When you’re conserving water use in drought times but want to continue to irrigate landscapes with optimal efficiency—a smart irrigation system leaves traditional methods of irrigation behind in the dust.
Educational resources on the latest in water management trends, news, and best practices.
When the perennial plants above ground stop flourishing and begin to wither during the dormant season of Winter, there’s something extremely vital to plant health that’s happening below the frozen ground surface.
Water efficiency in large buildings plays a huge role in what makes a building “Green” and lends the opportunity to utilize the best technology available today. Such technologies and strategies not only decrease the amount of water consumption in a large building, but also will significantly reduce expenses in the operating budget.
When a building or community has been designed, constructed and operates using strategies that preserve precious natural resources, reduces negative impacts on our climate and environment, and improves our quality of life, it is commonly called “Green.”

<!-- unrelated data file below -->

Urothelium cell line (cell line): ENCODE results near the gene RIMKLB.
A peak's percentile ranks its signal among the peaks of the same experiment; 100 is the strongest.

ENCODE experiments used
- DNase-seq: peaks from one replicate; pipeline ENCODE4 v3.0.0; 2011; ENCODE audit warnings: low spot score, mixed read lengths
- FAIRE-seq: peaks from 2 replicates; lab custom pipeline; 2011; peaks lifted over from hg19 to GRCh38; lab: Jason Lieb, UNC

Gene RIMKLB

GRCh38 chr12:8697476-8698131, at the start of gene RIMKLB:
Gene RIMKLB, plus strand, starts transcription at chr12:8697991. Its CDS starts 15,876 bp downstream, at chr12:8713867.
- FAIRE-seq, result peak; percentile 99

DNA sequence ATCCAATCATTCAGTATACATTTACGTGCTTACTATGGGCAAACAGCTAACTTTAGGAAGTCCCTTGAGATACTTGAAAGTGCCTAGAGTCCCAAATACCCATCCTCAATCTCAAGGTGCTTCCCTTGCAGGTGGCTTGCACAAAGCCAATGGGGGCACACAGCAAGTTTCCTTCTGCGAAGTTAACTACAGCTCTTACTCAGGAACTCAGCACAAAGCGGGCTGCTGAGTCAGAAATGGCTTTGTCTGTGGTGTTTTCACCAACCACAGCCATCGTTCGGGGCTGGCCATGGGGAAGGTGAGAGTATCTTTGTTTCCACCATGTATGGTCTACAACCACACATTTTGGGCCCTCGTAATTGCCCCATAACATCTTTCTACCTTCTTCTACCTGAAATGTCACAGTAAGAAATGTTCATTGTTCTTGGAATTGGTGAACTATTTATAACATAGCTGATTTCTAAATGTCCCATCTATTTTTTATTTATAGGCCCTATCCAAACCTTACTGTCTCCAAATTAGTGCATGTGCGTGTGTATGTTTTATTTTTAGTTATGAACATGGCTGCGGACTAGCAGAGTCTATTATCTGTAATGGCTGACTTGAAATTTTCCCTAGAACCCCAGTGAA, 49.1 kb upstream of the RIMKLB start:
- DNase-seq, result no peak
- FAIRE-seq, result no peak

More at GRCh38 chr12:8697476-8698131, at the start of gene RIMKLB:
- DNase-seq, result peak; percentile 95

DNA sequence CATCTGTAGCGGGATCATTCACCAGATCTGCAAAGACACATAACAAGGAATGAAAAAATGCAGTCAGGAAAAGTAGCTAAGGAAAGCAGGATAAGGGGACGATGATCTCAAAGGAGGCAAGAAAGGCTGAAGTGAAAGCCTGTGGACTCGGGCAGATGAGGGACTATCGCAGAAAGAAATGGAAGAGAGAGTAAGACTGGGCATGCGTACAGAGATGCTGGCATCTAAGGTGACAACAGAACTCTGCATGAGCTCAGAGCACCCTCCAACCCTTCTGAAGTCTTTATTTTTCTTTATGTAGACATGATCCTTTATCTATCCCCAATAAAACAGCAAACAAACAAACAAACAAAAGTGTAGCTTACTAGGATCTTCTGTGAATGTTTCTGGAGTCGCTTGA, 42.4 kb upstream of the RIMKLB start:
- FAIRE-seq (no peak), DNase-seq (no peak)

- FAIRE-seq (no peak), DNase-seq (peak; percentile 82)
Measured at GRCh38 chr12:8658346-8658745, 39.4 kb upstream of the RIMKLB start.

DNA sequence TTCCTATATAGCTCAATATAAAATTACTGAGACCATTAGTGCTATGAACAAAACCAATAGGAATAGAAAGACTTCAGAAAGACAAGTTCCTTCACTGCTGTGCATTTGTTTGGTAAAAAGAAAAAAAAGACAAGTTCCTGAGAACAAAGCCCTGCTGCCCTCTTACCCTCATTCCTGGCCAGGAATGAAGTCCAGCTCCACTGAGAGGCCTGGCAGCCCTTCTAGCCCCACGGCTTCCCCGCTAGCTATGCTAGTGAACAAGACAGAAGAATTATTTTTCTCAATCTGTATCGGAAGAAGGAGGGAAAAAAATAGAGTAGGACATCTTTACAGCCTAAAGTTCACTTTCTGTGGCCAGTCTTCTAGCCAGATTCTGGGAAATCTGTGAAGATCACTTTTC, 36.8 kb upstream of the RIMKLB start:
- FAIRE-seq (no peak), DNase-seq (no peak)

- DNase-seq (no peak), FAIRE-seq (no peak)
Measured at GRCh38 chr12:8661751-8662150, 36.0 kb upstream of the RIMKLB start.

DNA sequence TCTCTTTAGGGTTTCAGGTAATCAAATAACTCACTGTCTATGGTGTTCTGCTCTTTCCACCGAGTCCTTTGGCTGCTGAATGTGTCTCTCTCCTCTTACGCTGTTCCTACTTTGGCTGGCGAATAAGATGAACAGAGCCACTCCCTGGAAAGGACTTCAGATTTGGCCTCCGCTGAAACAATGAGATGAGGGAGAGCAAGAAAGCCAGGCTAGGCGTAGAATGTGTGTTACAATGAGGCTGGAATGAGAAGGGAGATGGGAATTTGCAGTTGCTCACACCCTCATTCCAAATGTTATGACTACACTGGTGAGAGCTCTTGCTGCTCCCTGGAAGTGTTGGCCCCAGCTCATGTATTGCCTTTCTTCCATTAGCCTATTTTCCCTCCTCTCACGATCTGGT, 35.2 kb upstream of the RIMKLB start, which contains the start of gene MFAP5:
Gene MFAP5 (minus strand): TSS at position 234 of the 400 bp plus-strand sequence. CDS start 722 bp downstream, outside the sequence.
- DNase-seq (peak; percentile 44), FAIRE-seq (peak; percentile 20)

On an athletic field, natural grass is usually favored over artificial turf. Natural grass not only looks great, but creates a cooler field surface for players. It also eliminates injuries athletes can experience on unforgiving synthetic turf. But natural grass is a living plant, and regular gameplay and heavy stomping will damage the field surface if not properly maintained.
A lush and colorfully planted HOA landscape is not only appealing to the eye, it also increases property value. It’s called curb appeal, but beautiful landscaping doesn’t maintain itself. It takes time and effort.
Efficiently managing irrigation while away on Summer vacation can be challenging, especially if an unexpected stormy weather pattern strikes and you’re not there to adjust or turn off the automated timer.
A green roof is basically a vegetative landscape planted over a waterproofed structure. It can be as simple as an esthetically pleasing, planted private space up on the roof, or as expansive as a rooftop plaza on a commercial building, hotel or hospital.
Soil erosion on a slope or hillside is a major contributor to water runoff. Irrigation runoff transfers garden debris and agricultural pesticides into surface waters that supply our drinking water, the fish we consume, and water we swim in. So it’s very important that homeowners landscaping on slopes or hillsides take steps to protect their soil from erosion and runoff into watersheds downhill that feed surface waters.
During times of drought, we must learn to use water more efficiently to prevent waste of our most precious, life-sustaining resource. Therefore, it’s critical that we use efficient irrigation methods that deliver just the right amount of water to our plants— no more, no less— to keep them healthy and thriving.